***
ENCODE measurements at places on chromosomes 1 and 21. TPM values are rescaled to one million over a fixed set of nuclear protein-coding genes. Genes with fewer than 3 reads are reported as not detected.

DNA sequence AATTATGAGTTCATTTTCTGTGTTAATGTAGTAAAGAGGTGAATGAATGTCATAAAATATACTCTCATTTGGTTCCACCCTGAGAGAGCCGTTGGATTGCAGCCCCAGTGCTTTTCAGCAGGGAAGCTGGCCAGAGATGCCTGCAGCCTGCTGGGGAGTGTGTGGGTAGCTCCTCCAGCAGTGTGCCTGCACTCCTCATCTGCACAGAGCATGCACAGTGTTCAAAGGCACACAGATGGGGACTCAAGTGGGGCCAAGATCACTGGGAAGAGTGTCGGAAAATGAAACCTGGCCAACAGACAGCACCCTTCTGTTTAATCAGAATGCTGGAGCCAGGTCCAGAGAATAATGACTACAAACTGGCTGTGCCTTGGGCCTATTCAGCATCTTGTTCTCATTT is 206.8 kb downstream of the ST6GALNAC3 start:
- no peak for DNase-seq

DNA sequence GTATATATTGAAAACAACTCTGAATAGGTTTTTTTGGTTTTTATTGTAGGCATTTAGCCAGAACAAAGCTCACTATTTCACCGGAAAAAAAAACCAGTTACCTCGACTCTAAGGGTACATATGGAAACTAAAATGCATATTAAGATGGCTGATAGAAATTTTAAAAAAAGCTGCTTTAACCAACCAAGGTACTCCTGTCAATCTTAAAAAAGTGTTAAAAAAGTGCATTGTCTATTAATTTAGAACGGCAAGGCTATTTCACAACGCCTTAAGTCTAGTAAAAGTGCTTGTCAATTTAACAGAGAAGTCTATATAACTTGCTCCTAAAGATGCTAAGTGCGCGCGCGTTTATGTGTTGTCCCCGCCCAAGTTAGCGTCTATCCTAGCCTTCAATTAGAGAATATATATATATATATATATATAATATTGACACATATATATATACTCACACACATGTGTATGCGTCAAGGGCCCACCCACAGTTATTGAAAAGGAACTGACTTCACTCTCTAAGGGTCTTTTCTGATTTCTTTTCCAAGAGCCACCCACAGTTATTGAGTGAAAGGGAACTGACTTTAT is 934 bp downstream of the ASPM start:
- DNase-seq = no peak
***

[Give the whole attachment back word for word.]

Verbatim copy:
ENCODE measurements at places on chromosomes 1 and 21. TPM values are rescaled to one million over a fixed set of nuclear protein-coding genes. Genes with fewer than 3 reads are reported as not detected.

DNA sequence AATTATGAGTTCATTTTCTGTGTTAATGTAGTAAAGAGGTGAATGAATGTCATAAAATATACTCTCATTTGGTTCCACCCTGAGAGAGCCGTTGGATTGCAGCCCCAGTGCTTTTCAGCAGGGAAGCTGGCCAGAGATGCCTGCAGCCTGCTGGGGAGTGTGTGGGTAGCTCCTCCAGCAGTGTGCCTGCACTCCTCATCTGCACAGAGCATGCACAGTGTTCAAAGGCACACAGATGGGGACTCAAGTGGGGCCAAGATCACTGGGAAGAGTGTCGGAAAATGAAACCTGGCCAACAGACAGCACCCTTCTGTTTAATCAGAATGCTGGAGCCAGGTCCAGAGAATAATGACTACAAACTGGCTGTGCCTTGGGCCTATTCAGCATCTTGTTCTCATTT is 206.8 kb downstream of the ST6GALNAC3 start:
- no peak for DNase-seq

DNA sequence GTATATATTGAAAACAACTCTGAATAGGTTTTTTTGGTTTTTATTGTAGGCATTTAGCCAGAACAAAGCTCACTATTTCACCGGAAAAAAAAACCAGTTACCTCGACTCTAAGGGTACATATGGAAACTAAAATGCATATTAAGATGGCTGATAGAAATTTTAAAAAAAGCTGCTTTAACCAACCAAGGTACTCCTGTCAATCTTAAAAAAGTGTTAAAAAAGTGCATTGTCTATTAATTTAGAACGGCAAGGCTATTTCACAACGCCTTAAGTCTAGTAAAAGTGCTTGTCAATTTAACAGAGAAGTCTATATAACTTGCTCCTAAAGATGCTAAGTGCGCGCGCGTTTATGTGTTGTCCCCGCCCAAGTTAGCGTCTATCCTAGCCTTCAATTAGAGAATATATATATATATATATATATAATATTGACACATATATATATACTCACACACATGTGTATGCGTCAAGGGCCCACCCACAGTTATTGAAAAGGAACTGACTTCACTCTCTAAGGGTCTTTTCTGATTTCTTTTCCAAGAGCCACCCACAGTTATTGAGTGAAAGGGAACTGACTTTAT is 934 bp downstream of the ASPM start:
- DNase-seq = no peak